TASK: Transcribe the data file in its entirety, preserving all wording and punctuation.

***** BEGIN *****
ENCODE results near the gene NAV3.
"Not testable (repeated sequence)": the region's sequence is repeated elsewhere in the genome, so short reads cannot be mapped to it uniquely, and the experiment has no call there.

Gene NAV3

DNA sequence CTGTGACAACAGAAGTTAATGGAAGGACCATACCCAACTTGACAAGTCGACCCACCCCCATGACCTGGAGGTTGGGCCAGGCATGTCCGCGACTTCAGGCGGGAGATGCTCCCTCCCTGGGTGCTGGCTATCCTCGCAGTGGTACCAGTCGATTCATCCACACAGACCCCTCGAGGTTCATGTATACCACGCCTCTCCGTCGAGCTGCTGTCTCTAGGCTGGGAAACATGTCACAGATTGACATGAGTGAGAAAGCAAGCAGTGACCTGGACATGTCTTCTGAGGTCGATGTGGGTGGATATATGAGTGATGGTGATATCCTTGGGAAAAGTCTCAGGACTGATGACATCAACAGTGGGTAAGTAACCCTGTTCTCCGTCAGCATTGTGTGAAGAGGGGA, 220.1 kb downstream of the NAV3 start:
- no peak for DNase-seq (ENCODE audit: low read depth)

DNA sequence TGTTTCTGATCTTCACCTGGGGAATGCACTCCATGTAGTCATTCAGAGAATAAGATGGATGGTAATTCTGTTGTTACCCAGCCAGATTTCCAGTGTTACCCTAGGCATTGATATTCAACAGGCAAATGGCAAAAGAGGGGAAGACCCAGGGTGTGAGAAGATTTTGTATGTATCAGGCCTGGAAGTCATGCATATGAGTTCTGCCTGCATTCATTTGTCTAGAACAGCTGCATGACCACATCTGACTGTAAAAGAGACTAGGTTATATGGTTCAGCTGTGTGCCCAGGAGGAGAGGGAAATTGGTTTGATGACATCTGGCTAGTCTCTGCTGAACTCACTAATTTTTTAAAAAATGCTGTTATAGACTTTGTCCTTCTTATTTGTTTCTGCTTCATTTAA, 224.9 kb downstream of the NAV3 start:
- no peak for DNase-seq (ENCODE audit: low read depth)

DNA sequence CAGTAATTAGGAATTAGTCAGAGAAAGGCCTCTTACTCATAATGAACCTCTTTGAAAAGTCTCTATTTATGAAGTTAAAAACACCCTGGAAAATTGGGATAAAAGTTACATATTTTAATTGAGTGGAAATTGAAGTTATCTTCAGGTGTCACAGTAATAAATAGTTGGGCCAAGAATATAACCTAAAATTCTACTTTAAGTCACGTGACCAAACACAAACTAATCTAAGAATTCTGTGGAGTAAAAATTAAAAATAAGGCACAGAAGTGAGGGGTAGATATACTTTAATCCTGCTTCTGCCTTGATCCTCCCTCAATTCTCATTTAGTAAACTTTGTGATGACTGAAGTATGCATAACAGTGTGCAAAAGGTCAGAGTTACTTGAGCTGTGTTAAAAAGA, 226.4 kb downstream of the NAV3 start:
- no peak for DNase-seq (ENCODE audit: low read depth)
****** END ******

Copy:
ENCODE results near the gene NAV3.
"Not testable (repeated sequence)": the region's sequence is repeated elsewhere in the genome, so short reads cannot be mapped to it uniquely, and the experiment has no call there.

Gene NAV3

DNA sequence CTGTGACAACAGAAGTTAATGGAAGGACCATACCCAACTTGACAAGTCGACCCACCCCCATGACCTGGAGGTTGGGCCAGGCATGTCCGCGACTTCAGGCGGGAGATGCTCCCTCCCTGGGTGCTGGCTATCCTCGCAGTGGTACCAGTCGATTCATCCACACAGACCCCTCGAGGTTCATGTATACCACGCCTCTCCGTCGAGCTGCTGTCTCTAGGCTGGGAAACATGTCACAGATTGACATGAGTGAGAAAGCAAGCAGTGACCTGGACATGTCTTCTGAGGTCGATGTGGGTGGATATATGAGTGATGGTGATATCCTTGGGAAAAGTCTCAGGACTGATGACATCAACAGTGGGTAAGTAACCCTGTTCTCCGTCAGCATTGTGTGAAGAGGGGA, 220.1 kb downstream of the NAV3 start:
- no peak for DNase-seq (ENCODE audit: low read depth)

DNA sequence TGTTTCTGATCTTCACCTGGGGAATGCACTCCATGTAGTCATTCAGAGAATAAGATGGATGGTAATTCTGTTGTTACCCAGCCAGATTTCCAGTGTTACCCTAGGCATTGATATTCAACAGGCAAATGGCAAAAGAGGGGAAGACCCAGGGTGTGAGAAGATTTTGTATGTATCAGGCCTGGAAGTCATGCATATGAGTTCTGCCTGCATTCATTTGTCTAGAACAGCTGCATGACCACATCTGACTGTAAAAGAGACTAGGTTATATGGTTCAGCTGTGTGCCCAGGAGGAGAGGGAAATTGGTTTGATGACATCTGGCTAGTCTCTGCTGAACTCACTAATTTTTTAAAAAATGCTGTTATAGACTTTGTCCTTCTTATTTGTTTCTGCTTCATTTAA, 224.9 kb downstream of the NAV3 start:
- no peak for DNase-seq (ENCODE audit: low read depth)

DNA sequence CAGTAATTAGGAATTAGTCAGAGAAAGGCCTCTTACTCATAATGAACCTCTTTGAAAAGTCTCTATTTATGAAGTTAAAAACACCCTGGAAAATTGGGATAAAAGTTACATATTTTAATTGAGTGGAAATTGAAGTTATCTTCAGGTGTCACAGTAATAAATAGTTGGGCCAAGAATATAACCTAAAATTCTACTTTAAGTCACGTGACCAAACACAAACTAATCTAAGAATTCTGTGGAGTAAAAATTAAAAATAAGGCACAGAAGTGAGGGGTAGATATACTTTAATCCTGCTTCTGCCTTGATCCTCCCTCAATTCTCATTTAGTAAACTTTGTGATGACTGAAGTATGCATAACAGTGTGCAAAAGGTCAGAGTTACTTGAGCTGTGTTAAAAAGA, 226.4 kb downstream of the NAV3 start:
- no peak for DNase-seq (ENCODE audit: low read depth)